Solar energy is a vital component in the push toward renewable energy—a win-win for the Global X Renewable Energy Producers ETF (RNRG).
Solar power was once an option that was exclusively available for the well-to-do. Nowadays, solar costs are dropping, making the technology more accessible for more individuals.
Furthermore, the federal government’s green agenda is pushing for more solar power in the coming years. The solar power sector has already experienced exponential growth over the last 10 years.
“Solar power in the U.S. has grown 4,000% percent over the last decade, but it still only accounts for 3% of electricity generation,” a CNBC report noted. “The Biden Administration wants to change that, and on Tuesday (August 17) said that solar could provide 40% of the country’s electricity by 2035 — if the government enacts supportive policies.”
RNRG seeks to track, before fees and expenses, the price and yield performance of the Indxx YieldCo & Renewable Energy Income Index. The fund invests at least 80% of its total assets in the securities of the underlying index and in ADRs and GDRs based on the securities in the underlying index.
The underlying index is designed to provide exposure to publicly traded companies that produce energy from renewable sources, including wind, solar, hydroelectric, geothermal, and biofuels (including publicly traded companies that are formed to own operating assets that produce defined cash flows). RNRG’s expense ratio comes in at 0.65%.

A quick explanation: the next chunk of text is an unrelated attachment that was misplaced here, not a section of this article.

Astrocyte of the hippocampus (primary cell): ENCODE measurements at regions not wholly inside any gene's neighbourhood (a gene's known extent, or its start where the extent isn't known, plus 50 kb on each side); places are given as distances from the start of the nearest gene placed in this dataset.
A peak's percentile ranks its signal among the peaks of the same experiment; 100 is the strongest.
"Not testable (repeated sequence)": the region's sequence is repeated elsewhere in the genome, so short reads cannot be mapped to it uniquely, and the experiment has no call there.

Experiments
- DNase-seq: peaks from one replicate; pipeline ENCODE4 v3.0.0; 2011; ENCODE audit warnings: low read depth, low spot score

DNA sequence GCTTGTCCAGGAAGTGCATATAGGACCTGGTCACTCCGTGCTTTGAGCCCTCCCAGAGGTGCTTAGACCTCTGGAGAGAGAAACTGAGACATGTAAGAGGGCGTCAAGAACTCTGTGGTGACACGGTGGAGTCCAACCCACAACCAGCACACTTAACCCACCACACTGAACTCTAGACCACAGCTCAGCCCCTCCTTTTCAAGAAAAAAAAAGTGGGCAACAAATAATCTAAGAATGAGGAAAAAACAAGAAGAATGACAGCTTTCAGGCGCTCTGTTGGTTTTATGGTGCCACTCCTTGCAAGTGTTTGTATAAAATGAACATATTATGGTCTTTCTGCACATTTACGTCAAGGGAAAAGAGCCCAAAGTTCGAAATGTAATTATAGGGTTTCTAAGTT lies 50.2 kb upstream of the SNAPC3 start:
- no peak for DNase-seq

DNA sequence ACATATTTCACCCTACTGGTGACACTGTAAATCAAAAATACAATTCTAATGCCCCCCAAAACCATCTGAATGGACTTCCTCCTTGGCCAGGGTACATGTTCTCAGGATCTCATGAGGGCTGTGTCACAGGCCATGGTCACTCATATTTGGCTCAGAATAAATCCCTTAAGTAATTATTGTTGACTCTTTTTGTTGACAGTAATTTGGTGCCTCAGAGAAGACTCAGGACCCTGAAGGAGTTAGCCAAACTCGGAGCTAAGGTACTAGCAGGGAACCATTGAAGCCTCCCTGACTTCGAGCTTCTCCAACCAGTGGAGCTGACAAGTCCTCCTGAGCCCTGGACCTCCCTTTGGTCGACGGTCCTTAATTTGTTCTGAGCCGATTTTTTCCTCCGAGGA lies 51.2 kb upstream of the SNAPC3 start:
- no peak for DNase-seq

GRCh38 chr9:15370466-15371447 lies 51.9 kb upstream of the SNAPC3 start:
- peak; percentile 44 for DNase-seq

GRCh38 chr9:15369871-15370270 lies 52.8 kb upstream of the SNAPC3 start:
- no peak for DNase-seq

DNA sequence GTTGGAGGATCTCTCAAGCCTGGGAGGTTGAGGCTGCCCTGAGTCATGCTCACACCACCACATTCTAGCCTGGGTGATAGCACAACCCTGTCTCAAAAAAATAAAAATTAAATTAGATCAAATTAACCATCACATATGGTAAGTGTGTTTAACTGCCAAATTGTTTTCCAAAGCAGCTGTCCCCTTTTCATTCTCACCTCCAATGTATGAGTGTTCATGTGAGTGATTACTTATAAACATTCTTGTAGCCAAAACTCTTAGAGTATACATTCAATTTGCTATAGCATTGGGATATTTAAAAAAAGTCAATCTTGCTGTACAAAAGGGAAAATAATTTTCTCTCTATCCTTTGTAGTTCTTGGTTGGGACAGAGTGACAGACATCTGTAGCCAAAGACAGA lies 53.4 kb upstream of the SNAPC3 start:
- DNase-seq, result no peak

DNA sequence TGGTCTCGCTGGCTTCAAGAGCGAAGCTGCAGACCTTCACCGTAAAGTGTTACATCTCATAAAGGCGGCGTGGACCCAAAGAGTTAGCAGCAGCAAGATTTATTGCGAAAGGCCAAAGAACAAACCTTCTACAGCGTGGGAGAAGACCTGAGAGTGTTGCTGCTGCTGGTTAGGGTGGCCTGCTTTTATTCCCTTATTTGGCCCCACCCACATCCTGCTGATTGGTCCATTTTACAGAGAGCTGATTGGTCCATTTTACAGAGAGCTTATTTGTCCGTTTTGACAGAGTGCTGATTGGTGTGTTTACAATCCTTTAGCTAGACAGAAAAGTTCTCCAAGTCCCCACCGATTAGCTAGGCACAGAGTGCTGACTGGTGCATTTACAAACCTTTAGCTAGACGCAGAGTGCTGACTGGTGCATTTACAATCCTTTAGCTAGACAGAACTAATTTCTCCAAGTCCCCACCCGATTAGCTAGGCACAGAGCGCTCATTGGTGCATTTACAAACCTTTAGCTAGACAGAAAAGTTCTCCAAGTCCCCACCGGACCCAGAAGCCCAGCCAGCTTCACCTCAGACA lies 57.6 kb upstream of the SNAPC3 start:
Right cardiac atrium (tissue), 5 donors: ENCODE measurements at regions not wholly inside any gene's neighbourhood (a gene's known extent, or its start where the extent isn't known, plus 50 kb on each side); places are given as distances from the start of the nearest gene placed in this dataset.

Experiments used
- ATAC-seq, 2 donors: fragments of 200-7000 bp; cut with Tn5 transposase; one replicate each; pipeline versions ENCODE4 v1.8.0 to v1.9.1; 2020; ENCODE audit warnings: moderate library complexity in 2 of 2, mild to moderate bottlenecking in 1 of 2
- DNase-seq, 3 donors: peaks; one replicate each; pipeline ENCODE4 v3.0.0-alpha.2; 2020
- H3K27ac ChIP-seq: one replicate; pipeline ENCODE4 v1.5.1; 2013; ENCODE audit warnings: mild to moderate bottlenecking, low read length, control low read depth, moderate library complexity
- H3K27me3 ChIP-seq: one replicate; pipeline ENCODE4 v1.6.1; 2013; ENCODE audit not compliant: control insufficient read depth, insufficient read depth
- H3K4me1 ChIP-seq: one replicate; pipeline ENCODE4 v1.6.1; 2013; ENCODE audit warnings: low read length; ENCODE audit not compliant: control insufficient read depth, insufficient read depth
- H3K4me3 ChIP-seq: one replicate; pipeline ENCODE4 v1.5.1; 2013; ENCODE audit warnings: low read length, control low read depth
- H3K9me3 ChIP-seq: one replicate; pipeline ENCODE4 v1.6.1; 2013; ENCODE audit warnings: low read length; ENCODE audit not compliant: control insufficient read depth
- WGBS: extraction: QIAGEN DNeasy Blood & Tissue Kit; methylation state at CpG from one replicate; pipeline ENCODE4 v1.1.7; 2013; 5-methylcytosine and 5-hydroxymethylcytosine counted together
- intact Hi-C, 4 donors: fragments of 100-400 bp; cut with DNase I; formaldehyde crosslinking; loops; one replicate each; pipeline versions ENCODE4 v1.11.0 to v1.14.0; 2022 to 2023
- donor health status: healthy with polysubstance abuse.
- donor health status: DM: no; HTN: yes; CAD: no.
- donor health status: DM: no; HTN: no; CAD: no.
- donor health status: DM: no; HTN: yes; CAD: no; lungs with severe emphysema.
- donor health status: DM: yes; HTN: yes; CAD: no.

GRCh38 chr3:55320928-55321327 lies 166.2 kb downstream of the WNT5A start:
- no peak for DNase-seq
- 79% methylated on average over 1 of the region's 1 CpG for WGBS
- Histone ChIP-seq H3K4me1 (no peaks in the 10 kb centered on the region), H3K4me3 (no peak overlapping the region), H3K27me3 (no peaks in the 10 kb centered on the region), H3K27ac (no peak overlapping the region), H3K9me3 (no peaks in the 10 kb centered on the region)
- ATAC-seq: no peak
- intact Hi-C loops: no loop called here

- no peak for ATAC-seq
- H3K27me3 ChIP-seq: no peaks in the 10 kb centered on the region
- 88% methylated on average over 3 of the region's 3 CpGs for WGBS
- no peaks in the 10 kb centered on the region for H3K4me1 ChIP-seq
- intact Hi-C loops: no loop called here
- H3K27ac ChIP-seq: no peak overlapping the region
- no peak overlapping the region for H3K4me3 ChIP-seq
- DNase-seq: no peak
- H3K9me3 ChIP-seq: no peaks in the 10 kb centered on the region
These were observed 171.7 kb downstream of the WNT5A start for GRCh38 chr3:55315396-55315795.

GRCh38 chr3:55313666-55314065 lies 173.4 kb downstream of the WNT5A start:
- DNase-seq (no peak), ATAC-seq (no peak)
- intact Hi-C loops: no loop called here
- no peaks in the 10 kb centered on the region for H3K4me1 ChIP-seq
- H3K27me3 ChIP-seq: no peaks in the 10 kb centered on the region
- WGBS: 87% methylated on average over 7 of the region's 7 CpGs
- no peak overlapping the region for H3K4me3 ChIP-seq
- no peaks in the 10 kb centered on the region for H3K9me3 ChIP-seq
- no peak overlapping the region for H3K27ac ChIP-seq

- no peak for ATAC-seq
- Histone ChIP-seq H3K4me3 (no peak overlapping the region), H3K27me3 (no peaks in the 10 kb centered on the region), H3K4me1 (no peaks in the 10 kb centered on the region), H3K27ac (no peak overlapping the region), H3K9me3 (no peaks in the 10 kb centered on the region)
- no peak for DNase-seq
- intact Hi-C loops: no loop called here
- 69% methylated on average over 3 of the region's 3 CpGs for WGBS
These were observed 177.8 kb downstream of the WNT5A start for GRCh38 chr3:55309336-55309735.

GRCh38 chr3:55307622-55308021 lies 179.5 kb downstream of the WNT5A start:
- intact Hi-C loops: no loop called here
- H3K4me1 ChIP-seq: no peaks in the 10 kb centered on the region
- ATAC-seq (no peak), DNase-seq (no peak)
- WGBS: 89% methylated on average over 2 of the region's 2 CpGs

RNRG gives investors:
- High Growth Potential: RNRG enables investors to access high growth potential through companies at the leading edge of a structural shift in global energy production.
- Renewables Exposure: The ETF is a targeted, thematic play on renewable energy producers.
- A Conscious Approach: RNRG incorporates the environmental, social, & Governance (ESG) proxy voting guidelines from Glass Lewis.
Solar Costs Must Continue to Fall
The government’s solar power goals are certainly ambitious. In order to meet these goals, solar costs must continue to decrease.
According to the CNBC report, “the Department of Energy said that solar’s growth rate will need to triple — or even quadruple — by 2030. That means costs will have to keep dropping.”
“The total cost of a solar system depends on variables including size, whether it’s purchased outright or leased and power prices in the specific location,” the report added. “Solar’s levelized cost of energy, which allows it to be compared to other forms of power generation, has fallen more than 70% over the last decade. But costs will need to continue to decline to meet these growth goals.”
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